I was listening to “I Need More” and that’s a new sound. I could see these things coming across in the new song. Like don’t get me wrong, I f**k up some commas and I have all these things but, I need more. So is that really what you want to get across to your fans?
110,000 percent. I couldn’t have said it better. Ultimately, I want people to look at me and understand when I do something and see the deeper meaning behind it. Understand that it’s art and the expression of art comes from a higher place of creativity. That should inspire people to be their own artists. Whether it’s fashion or writing or whatever. It’s all communication, everything is communication.

For R&B now, do you think it’s dying out with new wave and acceptance of trap and twerk music?
I look at things from all points of view and I think that we’re all… we have the capability to do so much, why tap into one part of yourself? Of course it has evolved and it’s changed. Because of the aesthetic, the R&B as we knew it, was so much more laid back and so much more about love and relationships, it was more musical. Now we’re in a place where everybody is exposed to so much that it’s not as interesting because their minds are being stretched, but also programmed at the same time. Stretched, but it’s being stretched in these categories. But the people who stand out are the ones who do it, then they throw you off and do something interesting. I don’t think it’s “dead” because there aren’t enough artists doing it an interesting way. It’s also dead because programming. the radio programs, TV programs, all these things program what is cool and what’s in. I love R&B, but I also love alternative music. I also appreciate trap, hip-hop.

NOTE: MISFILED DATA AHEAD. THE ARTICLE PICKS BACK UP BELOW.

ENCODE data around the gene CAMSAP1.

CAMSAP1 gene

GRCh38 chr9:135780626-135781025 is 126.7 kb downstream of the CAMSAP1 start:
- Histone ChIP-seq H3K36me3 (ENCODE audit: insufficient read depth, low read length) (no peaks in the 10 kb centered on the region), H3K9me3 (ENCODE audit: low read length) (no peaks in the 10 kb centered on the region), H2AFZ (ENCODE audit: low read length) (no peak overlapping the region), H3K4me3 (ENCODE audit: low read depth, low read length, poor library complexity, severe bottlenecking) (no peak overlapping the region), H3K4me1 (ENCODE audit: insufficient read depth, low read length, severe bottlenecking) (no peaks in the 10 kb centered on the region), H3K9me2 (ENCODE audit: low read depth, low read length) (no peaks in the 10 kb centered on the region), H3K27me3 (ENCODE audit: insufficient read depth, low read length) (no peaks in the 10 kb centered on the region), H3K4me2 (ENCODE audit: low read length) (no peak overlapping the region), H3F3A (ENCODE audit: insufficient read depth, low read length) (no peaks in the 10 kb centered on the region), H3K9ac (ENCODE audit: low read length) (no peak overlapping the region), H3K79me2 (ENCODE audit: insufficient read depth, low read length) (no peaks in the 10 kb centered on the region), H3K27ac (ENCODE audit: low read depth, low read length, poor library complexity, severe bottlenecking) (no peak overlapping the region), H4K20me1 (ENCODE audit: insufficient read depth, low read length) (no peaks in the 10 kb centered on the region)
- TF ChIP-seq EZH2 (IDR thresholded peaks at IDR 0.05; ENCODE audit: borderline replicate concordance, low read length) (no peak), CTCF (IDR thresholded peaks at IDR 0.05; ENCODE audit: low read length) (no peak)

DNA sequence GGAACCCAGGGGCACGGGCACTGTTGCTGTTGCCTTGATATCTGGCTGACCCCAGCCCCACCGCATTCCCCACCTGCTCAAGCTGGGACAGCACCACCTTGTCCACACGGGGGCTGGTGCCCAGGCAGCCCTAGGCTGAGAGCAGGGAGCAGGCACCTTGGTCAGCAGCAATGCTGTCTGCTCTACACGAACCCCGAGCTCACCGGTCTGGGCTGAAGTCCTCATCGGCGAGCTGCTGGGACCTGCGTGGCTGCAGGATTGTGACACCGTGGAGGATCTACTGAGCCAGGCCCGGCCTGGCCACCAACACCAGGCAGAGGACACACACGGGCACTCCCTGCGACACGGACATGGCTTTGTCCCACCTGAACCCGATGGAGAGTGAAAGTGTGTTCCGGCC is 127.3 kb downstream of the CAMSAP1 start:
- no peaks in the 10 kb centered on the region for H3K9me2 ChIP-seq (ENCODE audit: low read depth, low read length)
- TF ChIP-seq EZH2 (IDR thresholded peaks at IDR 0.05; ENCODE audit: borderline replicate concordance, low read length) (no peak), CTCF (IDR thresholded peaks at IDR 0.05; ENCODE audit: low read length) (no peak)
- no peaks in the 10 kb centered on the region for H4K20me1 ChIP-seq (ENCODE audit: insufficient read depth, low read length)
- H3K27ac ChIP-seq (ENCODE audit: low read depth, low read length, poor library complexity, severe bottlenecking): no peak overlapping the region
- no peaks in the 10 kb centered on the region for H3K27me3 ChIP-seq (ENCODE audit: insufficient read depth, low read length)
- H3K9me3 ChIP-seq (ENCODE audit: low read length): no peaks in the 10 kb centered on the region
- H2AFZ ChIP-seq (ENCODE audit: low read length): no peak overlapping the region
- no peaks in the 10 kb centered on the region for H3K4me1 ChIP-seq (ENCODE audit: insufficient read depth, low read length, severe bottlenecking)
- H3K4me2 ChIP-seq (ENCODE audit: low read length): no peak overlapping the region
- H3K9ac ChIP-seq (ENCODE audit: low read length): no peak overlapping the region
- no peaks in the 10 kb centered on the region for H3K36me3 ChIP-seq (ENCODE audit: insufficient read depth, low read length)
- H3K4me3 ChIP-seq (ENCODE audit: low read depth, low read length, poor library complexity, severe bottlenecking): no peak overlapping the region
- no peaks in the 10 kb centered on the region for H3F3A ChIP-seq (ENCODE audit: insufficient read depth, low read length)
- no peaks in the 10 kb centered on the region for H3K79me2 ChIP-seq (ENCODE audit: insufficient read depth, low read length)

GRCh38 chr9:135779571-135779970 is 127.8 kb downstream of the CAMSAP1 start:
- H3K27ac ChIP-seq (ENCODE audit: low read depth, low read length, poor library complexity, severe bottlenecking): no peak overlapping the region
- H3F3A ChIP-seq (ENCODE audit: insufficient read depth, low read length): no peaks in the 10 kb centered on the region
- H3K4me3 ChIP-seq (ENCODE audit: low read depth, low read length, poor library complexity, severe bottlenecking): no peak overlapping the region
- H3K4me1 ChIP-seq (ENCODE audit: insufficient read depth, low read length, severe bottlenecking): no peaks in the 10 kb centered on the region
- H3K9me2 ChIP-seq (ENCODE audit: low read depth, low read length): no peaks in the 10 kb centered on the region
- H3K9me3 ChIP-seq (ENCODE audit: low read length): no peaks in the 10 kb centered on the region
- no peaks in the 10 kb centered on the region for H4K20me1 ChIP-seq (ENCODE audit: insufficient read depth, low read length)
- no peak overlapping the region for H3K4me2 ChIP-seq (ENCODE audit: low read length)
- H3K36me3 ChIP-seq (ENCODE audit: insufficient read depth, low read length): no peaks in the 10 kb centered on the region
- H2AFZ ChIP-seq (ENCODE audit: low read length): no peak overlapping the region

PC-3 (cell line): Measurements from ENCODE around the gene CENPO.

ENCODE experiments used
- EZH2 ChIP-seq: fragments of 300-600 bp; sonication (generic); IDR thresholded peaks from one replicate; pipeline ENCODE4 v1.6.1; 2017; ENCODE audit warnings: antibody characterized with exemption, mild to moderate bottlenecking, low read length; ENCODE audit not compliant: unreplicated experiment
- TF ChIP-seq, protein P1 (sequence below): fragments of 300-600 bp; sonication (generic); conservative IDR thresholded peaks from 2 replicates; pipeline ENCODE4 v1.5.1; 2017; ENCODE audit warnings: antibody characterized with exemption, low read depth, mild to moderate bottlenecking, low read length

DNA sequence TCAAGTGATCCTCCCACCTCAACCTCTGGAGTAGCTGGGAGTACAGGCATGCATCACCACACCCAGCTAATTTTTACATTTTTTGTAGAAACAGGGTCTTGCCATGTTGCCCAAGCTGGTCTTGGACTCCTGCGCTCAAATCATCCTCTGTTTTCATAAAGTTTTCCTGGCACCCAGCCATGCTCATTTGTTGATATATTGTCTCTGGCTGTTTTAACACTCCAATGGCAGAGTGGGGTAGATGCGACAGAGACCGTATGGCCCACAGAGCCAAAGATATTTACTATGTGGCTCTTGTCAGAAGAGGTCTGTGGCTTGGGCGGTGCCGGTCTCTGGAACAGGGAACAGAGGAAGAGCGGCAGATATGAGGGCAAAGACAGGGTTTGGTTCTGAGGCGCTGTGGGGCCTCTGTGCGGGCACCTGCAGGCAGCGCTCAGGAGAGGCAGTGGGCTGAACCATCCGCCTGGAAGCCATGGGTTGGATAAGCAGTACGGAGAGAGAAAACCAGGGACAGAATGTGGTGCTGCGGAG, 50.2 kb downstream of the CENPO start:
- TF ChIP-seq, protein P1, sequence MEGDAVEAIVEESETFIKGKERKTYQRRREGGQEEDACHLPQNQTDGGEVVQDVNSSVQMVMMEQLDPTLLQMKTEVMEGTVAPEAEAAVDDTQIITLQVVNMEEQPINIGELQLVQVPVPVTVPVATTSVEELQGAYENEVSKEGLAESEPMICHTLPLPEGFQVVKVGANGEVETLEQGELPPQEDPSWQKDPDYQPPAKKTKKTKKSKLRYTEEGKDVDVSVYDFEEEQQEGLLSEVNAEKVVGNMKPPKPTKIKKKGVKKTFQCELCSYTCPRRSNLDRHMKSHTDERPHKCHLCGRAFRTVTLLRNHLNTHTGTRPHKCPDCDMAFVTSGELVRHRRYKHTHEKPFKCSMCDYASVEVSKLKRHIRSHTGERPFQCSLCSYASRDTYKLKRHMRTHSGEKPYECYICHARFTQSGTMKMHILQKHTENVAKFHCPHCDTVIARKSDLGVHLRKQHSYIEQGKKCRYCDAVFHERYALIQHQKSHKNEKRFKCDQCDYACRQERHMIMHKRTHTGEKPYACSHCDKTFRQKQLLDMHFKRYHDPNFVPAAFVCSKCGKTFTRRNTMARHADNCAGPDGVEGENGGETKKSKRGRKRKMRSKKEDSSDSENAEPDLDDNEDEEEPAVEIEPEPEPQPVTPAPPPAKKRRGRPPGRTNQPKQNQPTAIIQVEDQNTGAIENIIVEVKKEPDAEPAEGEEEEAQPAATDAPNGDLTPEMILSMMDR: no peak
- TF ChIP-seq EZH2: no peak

What do I think could be better is the messages in the songs. A lot of the messages aren’t really saying anything, it’s not really leading the generation anywhere. Everything is driven by the ego, nothing is super, super vulnerable. There’s only a few people in hip-hop that are vulnerable: Drake, J.Cole, Kendrick. I think it’s coming back, though. It may not come back the way we envision it. I’ll definitely have some of those type of vibes, but it may not be super traditional.

Mario
CREDIT: VIBE/ Stacy-Ann Ellis

That was my next question, is Paradise Cove going to give the R&B vibes? What can your fans from “Let Me Love You”/”Braid My Hair” expect and what are your new fans going to get?
New fans are going to get definitely more vulnerability, definitely a more symbolic approach in respect to the music. R&B doesn’t traditionally lend itself to that type of prospective, but it’s just a new me, a new day. I can’t even think about, let me try and go back and do this for the fans, I have to give them where I’m at and keep it quality.

What are some of things, if you can tell me, that you’ll be talking about on Paradise Cove?
I have a record called “Same Thing” that’s all about cycles being repeated until we learn our lesson. The first lines go “Money, fortune, fame, and women/So much to taste in this kingdom/Don’t know if I can trust my feelings/I got the love but do I mean it.” It’s a lot deeper, the lyrics are a little more introspective. I just go into real situations that ain’t always pretty.

You were speaking about getting into the behind the scenes stuff. Did you get into any producing, etc?
Co-production on “I Need More” and writing on it, co-production on “Same Thing.” I’m pretty much involved in every aspect of it. Just to make sure it’s super authentic. I also co-directed the video [for “I Need More”] and created the concept for the video as well.

That’s awesome. Parting ways from your label, that took some time. How is your new label going?
It’s a lot of work! You want to be professional, you want the people who work for you to be excited to work for you. It’s a lot of staying on top of everything, making sure that people are paid on time and making sure things on time. Especially when you’re doing a video, you got to get through the casting, you have to get through this and that. I love that process because it comes out exactly how I want it to. It’s not like I have to argue with the label to get approvals for this or that or they like a concept and I don’t and then they’re like, well we’re spending money so you’re going to shoot it anyway. I don’t have to worry about any of that and that’s what I love about it.